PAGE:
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bar fly
21st Nov 2006, 16:14
How solid are they? I want to join a particular Gym but it requires a 12 month contract. I don't want to commit myself to that Gym for that long, so if I were to cancel the direct debit and leave, would they be able to legaly force me to pay the remainding 12 months fees?

Admittedly, I haven't read one of these contracts but maybe they are just to put people off leaving rather than to force them to stay? Does anyone have any experience of this that might be useful?

Cheers

airborne_artist
21st Nov 2006, 16:49
Depends how much you fancy your chances in court. If you sign saying you'll pay £xx/month, for 12 months, and you don't, then they can get the money if they are prepared to go for it.

If you just want to join on trial/for a short period, why not ask for a suitable deal that fits your needs?

potkettleblack
21st Nov 2006, 21:36
You shouldn't need to take out a contract with most of the big gyms as there always seems to be people advertising for sale their memberships. I am always seeing them advertised in the local papers and on websites like the gumtree. From what I can gather the gyms get an admin fee paid by the leaving punter and you pick up the monthly DD for how ever many months are remaining. Quite often the punter is willing to subsidise your monthly DD in order to get out of the contract and minimise their loss.

G-CPTN
21st Nov 2006, 21:39
Not only will they pursue you for they balance, but they'll put debt collectors onto you and this will affect your credit rating.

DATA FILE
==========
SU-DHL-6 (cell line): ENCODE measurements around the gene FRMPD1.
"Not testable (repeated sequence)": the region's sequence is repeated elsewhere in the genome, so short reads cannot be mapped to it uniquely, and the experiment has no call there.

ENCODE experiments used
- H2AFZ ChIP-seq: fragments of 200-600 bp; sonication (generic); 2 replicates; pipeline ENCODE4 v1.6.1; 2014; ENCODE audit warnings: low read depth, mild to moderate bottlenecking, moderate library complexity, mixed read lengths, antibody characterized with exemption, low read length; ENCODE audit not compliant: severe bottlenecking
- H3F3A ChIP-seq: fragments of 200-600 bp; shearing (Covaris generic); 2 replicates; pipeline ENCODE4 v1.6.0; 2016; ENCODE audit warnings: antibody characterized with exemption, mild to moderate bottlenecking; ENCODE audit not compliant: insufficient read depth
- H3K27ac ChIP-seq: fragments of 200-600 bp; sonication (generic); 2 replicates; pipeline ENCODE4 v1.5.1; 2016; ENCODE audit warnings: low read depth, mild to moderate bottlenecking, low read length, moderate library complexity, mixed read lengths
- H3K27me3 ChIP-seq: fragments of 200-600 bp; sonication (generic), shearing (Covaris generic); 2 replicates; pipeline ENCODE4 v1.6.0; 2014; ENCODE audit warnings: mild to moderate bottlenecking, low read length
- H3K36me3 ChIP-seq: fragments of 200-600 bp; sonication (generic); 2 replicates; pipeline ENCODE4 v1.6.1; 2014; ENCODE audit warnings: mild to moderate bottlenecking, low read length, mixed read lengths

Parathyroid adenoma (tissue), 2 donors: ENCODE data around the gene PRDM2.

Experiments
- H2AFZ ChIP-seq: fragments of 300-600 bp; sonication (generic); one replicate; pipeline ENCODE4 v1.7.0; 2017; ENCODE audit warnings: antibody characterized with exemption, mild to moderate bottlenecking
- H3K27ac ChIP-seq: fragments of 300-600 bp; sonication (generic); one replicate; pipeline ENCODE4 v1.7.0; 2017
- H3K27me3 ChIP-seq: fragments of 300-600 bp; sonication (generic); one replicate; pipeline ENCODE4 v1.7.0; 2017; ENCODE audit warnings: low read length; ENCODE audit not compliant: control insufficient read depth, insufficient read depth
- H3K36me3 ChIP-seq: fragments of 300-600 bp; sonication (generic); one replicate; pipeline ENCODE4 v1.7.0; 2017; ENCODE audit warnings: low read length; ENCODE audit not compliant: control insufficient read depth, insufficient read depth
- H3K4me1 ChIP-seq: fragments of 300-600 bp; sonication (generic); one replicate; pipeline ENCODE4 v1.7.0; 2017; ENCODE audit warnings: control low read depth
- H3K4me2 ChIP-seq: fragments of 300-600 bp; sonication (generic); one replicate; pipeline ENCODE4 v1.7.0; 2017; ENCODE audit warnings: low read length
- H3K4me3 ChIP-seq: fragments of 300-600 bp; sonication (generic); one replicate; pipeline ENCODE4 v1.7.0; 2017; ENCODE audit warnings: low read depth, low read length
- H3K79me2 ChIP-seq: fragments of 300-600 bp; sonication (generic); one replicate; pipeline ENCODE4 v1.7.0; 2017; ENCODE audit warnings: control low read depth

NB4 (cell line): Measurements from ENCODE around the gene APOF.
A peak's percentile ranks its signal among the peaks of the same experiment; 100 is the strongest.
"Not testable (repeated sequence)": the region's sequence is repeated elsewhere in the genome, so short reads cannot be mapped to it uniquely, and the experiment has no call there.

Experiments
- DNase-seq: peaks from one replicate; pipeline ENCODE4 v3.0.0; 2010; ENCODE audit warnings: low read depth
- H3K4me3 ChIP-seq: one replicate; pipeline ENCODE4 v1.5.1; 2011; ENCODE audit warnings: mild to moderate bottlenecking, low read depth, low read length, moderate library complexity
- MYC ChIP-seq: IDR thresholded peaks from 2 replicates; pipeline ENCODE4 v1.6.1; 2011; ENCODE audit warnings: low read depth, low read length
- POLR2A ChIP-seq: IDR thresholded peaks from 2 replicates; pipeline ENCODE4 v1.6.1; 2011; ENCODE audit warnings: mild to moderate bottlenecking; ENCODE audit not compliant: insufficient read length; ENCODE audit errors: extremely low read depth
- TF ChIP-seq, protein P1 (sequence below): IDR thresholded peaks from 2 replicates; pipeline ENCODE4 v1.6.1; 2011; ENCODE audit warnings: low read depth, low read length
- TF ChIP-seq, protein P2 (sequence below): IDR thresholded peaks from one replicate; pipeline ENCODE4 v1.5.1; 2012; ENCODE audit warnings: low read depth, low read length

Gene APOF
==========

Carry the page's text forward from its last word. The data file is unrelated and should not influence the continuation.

bar fly
22nd Nov 2006, 08:58
Ok thanks chaps. As it's a specific gym that I need to join (one with a squash court) and in a hotel where they are unlikely to negotiate personal terms, I think I'll just have to bite the bullet and commit. It does piss me off though that they insist on this, but i imagine they make more money out of those people contracted in to a year than they lose from people like me who consider not joining as a result of the contract. Buggers.

green granite
22nd Nov 2006, 09:30
The 12 month contract is how the gyms make their money, mainly because people join in a wave of enthusiasm go a couple of times then don't bother after that cos it hurts too much. Nice income for no effort. :hmm:

vapilot2004
22nd Nov 2006, 09:51
Are there no decent local government run facilities around?

Here in the land of the cousins, we have some impressive gyms at 1/2 to 1/8 the cost of a Bally's and with far fewer sweating meatheads to share the equipment with.

phnuff
22nd Nov 2006, 12:12
Not only will they pursue you for they balance, but they'll put debt collectors onto you and this will affect your credit rating.

This is true. Due to a mix up on the gym's side, (one of many examples of them organising tea total brewery visits), one of our local gyms (part of a chain), managed to lose the records of her dd payments such that it appeared to them that she was not paying. The first we heard of this was when she was phoned up by a debt collector. It took about 3 weeks to get the issue resolved and involved copies of bank statements showing payment and a lot of egg on gym management faces. In fact, we both ended up with free membership for 6 months and a commitment by them, which they have honoured, to make sure there are no adverse credit history implications.

Smile!!!
22nd Nov 2006, 17:38
Are there no decent local government run facilities around?

Here in the land of the cousins, we have some impressive gyms at 1/2 to 1/8 the cost of a Bally's and with far fewer sweating meatheads to share the equipment with.


Yes, but 1/8 of the cost? My local private gym charges £41 per month(yes it is very basic) and my local council (local state) run gym which is even more basic and really quite run down charges £47 per month. Mind you, you never see anyone in there so why the keep it open:confused: